WESTERLY — The Zoning Board of Review unanimously granted special use and aquifer protection overlay district permits for a proposed medical marijuana growing operation and for a solar power array Thursday. Both projects are envisioned for parts of the former Copar Quarries of Westerly site in Bradford.

South County Cultivators Inc. is planning a state-licensed marijuana cultivation operation in an existing storage building on the property on Quarry Road. Rick Comolli, a principal in the company, is a relative of the Comolli family's Westerly Granite Co. Inc., which owns the 108-acre property. The cultivation company was represented by attorney George Comolli, Rick Comolli's uncle.

The board imposed several conditions for its approval of the two permits, most of which incorporate aspects of municipal ordinances and regulations and the state's medical marijuana laws.

George Comolli said the project's low impact was borne out by the absence at the public hearing "of our neighbors who have been very vocal in the past." Neighbors of the Comollis' property  engaged in a long-running battle with the family and Copar over Copar's failure to comply with local, state, and federal regulations. The dispute gave rise to lawsuits and a court-sanctioned agreement that limits where on the property quarrying can occur.

The property will continue to be used for low level quarrying conducted by Rawson Materials, a lease holder.

Comolli also informed the board that he had reviewed the cultivation facility's security plans with Westerly Police Chief Shawn Lacey, who declined to give his approval to the overall concept of the facility because federal law prohibits possession of marijuana. According to Comolli, Lacey did not suggest any additional security measures beyond those envisioned by the company.

Raymond Lueder, a residential property appraiser hired to serve as a consultant by South County Cultivators Inc., testified that the project would not have an adverse effect on residential property values in the neighborhood. "Compared to the existing use it's preferable," he said.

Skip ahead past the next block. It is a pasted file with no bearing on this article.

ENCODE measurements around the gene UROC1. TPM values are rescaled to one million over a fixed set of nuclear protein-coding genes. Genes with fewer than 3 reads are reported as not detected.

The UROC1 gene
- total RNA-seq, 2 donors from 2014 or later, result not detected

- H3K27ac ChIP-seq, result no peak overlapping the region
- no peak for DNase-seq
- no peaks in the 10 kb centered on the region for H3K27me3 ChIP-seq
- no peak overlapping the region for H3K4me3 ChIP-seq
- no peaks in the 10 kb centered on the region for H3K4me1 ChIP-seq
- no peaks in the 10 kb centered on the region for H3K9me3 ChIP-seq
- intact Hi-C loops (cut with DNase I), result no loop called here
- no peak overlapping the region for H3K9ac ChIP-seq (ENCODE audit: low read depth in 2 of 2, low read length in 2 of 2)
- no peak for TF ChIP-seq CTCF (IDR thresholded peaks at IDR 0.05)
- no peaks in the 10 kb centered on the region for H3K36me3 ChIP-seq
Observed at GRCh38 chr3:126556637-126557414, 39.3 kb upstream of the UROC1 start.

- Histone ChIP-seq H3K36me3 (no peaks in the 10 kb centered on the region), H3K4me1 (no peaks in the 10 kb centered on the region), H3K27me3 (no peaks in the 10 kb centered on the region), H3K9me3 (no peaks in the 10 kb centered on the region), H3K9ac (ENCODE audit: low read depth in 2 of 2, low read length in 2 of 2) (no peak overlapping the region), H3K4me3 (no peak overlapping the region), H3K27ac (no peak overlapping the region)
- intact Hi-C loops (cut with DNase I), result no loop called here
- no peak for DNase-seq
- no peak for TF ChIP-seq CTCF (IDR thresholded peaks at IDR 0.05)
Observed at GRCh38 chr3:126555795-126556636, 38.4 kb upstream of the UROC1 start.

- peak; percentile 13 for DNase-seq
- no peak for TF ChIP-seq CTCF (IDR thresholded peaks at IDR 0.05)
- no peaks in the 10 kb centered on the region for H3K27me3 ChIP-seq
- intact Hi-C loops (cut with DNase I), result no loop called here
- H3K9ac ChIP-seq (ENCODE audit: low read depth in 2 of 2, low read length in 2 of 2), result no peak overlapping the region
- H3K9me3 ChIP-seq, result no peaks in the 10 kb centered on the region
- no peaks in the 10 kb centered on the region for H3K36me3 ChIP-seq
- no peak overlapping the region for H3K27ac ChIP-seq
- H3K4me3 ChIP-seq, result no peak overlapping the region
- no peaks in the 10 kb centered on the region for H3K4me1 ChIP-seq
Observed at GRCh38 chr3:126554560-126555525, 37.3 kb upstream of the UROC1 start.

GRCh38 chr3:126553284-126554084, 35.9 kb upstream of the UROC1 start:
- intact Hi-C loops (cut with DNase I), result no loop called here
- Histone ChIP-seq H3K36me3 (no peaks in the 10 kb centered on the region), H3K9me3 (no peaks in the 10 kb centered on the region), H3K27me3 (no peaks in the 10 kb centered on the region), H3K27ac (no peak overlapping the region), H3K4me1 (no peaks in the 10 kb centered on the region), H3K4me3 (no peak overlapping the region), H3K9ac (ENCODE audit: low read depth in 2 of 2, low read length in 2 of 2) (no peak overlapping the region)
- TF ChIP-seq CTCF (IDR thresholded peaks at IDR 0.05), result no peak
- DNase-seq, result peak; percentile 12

Kearsarge Energy, a Boston-based company, is planning to construct and operate a solar array capable of producing 5.5 million kilowatts of electricity per year, said Dan Voss, senior director for project development with the company. The project has been approved by National Grid and ISO New England, the independent, nonprofit regional power transmission organization. Voss said electricity produced at the site would be subject to a net metering agreement with a municipality or other nonprofit entity.

The array will consist of solar panels, on galvanized steel racks, that will send power to inverters, which Voss said would not produce sound that could be detected at the boundary line of the closest neighboring residential property. The panels will be no more than 10 feet tall at their uppermost edge. The company agreed, as a condition of approval, to plant additional buffer vegetation after the initial year of service if town officials determine it would help make the array less visible from neighboring properties.

The company will post a financial assurance to ensure that it follows through on decommissioning procedures at the end of the life (20 to 30 years) of the project.

George Comolli said the solar project was "seven years in the making. We're trying to find permitted activities which are benign in use" after the problems with Copar.

The solar project is the first one approved under the town's new solar power ordinance, which the Town Council adopted in March.

Zoning Official Nathan Reichart said he and town staff were supportive of both projects.


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